An independent panel's call for major changes to federal surveillance programs ups the pressure on President Obama to back serious reforms, reports Politico. The big changes the committee wants may be less vexing for Obama than one painful, half-buried conclusion: Vacuuming up all that data the National Security Agency collects in its call-tracking database, the panel says, hasn't done much to protect the U.S. from terrorism.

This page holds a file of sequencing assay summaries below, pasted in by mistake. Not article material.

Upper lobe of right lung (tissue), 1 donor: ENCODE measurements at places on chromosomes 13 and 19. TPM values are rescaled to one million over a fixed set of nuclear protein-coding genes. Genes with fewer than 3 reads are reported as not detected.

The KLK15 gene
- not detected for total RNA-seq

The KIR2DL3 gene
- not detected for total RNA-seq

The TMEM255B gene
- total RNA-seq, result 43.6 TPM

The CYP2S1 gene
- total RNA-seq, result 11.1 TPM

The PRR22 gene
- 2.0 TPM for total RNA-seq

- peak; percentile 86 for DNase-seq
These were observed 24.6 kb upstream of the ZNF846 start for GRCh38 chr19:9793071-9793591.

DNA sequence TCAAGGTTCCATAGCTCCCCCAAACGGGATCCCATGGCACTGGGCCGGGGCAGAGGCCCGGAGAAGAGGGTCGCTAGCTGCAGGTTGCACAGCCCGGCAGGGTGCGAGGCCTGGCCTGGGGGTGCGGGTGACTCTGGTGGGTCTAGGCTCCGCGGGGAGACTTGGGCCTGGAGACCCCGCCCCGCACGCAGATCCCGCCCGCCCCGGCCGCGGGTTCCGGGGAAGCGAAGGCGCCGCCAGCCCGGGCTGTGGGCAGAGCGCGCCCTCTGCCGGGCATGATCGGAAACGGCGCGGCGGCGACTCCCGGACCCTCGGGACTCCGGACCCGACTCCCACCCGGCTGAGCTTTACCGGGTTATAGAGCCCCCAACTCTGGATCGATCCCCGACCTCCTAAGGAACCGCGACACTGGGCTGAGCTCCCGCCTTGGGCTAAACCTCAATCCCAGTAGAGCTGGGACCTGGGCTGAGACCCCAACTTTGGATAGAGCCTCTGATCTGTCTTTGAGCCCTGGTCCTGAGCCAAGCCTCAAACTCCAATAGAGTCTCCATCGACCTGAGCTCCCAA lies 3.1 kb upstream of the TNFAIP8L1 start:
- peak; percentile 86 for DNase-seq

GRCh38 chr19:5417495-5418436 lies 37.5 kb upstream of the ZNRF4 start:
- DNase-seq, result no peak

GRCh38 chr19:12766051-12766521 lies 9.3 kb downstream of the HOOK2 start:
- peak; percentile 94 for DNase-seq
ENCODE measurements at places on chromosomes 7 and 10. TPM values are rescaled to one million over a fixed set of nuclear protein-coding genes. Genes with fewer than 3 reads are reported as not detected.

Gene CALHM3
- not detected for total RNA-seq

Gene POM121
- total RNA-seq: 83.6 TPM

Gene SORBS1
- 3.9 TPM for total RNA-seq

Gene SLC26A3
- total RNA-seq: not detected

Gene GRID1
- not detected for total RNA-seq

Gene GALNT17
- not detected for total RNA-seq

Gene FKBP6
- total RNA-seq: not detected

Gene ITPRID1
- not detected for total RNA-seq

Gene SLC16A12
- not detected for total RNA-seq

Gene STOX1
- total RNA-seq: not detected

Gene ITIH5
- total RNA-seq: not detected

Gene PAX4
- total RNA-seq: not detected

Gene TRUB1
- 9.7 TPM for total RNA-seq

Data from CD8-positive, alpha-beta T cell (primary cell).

The panel said the program “has made only a modest contribution to the nation's security … and there has been no instance in which NSA could say with confidence that the outcome would have been different without the section 215 telephony meta-data program.” The review group's report became part of a one-two punch delivered against the administration and the call-tracking program. It was issued two days after a federal judge found the program was likely unconstitutional. U.S. District Court Judge Richard Leon's legal conclusions grabbed the headlines, but his opinion was also highly skeptical about what the phone data program had accomplished.